If there's any proof that electronic dance music has once again bubbled over into the mainstream in the US, it's the explosive rise of the annual Ultra Music Festival in Miami. What started as a home-grown, one-day beach rave in the spring of 1999 exploded in size over the ensuing decade and a half into this year's behemoth.
The 2013 edition featured two, separate three-day festivals, from March 15-17 and from March 22-24, billing many of the same major acts but promising “two unique experiences.” And rather than seeing it as overkill, the festival's international following of fans reacted by opening their wallets en masse. Both weekends completely sold out, welcoming more than 167,000 revellers each time to waterfront Bayfront Park, in the heart of downtown Miami.
The experience of attending the country's largest dance-music festival was well worth it as a way to chart the beginnings, crests, and deaths of major trends in the scene. If nothing else, Ultra confirmed that “EDM”, the term the American media uses for fairly mainstream dance music, is now big business.
The festival's main stage – one of seven separate areas for music – featured a roster that looked like a who's who of the Billboard charts. Producers and DJs such as Calvin Harris, Avicii, David Guetta, and Tiesto all pumped out sets consisting largely of their own hits, either written for their own albums or produced for other artists hoping for a fresh sound infusion. In fact, the performances at the main stage often sounded less like the long musical journeys to which seasoned clubbers are accustomed, and more like seamless pop-singalong medleys.
Some of these chart titans, however, seemed fatigued by their own role. Avicii, the Swedish wunderkind responsible for the inescapable, Etta James-sampling song “Levels,” made a complete departure during his main stage set this past Friday night. Halfway through his traditional set, he suddenly began to play country instead, even inviting out a live band to perform with him. Bemused, some in the crowd booed.
Then, on Saturday night, the Canadian producer Joel Zimmerman, who performs as Deadmau5, also refused to take listeners down the easy route. Instead of cranking out his more boisterous electro-house hits, he seemed intent on taking things ever so slightly back to the traditional DJ's emotional narrative. There were moody, dark downtempo passages and stretched-out melodies that sounded bittersweet.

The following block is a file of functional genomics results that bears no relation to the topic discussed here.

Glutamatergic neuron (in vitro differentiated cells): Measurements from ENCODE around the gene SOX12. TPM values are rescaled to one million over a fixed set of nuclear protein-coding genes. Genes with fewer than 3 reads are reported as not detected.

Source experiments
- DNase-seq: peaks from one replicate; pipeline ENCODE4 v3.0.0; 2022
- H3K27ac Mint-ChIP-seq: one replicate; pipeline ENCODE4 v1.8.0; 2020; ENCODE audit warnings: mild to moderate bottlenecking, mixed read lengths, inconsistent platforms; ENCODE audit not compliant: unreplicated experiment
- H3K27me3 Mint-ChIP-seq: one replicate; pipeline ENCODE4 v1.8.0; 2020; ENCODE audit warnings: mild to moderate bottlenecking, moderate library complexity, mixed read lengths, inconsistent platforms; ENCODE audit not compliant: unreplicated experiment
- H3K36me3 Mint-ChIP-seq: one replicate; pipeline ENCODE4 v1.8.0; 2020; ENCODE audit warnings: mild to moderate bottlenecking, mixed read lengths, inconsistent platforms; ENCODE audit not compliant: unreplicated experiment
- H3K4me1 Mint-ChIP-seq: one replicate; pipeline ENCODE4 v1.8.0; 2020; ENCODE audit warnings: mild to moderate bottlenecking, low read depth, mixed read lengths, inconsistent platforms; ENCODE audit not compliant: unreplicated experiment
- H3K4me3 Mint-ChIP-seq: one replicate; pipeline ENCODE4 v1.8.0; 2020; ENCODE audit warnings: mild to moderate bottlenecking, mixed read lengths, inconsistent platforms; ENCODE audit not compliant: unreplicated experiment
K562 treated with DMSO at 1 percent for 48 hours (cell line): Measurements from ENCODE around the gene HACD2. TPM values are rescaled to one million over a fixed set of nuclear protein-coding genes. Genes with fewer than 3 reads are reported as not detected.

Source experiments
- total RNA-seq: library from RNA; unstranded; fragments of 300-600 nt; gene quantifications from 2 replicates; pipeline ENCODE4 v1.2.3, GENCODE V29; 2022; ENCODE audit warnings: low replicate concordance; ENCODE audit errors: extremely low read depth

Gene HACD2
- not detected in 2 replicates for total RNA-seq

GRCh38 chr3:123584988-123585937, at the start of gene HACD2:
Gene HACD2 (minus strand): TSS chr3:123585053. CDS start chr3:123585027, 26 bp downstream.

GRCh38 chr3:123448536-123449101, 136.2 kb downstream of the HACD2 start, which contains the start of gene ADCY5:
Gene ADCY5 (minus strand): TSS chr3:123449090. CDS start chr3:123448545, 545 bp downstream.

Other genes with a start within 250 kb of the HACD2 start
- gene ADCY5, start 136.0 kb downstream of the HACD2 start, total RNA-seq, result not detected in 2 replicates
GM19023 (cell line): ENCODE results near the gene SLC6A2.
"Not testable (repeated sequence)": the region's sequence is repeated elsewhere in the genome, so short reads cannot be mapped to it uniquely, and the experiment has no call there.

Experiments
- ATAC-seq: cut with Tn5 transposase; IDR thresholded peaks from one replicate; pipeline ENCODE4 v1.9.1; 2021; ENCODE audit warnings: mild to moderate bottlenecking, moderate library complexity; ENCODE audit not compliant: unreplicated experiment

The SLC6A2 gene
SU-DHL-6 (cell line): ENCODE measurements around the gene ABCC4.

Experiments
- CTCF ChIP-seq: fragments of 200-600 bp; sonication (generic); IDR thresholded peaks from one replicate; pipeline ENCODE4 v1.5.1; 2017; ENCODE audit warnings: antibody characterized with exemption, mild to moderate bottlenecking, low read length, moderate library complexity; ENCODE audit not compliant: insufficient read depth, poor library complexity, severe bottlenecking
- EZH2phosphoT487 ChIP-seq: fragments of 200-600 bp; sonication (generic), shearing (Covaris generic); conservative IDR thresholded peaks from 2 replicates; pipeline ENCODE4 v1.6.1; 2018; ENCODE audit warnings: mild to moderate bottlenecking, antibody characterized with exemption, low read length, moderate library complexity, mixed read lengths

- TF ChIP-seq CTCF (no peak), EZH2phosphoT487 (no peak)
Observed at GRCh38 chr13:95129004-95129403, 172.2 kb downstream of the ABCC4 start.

Sunday, of course, marked the end of an era for contemporary dance music when the trio of producers known as Swedish House Mafia performed their purported last-ever show. Producers Sebastian Ingrosso, Axwell, and Steve Angello all plan to make music as part of their solo careers, but they sent their five-year project out with a literal bang. Fireworks and pyrotechnics punctuated the bombastic set. That they chose to go out in style at Ultra was also telling.
At the same time, the action at other stages hinted at shifting tides of taste in other dance music genres. This past Saturday, the “Dropzone” tent featured a line-up of artists from the American iteration of dubstep, heavy on loud, grinding bass lines and low on subtlety. The musical selection here sounded even more repetitive in years past, the crowd enthusiastic but skewing young, and heavily swathed in fraternity logo vests.
The early adopters, meanwhile, had all shifted to the Trapped stage, where forward-thinking DJs like Miami native Craze, duo Nadastrom, and Dillon Francis all cranked the new sound of “trap.” Marrying low-end bass with stuttering rap samples and sound effects, it's an appealingly aggressive form of electronic music that's still somewhat more sanitised than the Southern US rap from which it derives some influence.
On Sunday night artists like Lee Foss, Seth Troxler, Art Department, and Damian Lazarus blended new minimal techno, vintage acid house, and anything else with an appropriately robotic, yet soulful, thump.
One more cameo appearance solidified Ultra's reputation as a potential career reviver. Last year, Madonna took the main stage for a guest appearance with Avicii, infamously making a reference to “Molly,” the American slang term for MDMA pills. This year, another celebrity of a similar age also showed up.
Guitar-god Slash climbed the speakers during Dutch DJ Chuckie's main-stage set for an impromptu solo. This musical aside served, perhaps, as a symbolic nod to commercial dance music's replacement of arena rock on the charts, and its potential role as its saviour. It turns out that Slash, on a forthcoming collaborative track with Chuckie, is also going dance. Call Ultra Music Festival, then, the music industry's new fountain of youth.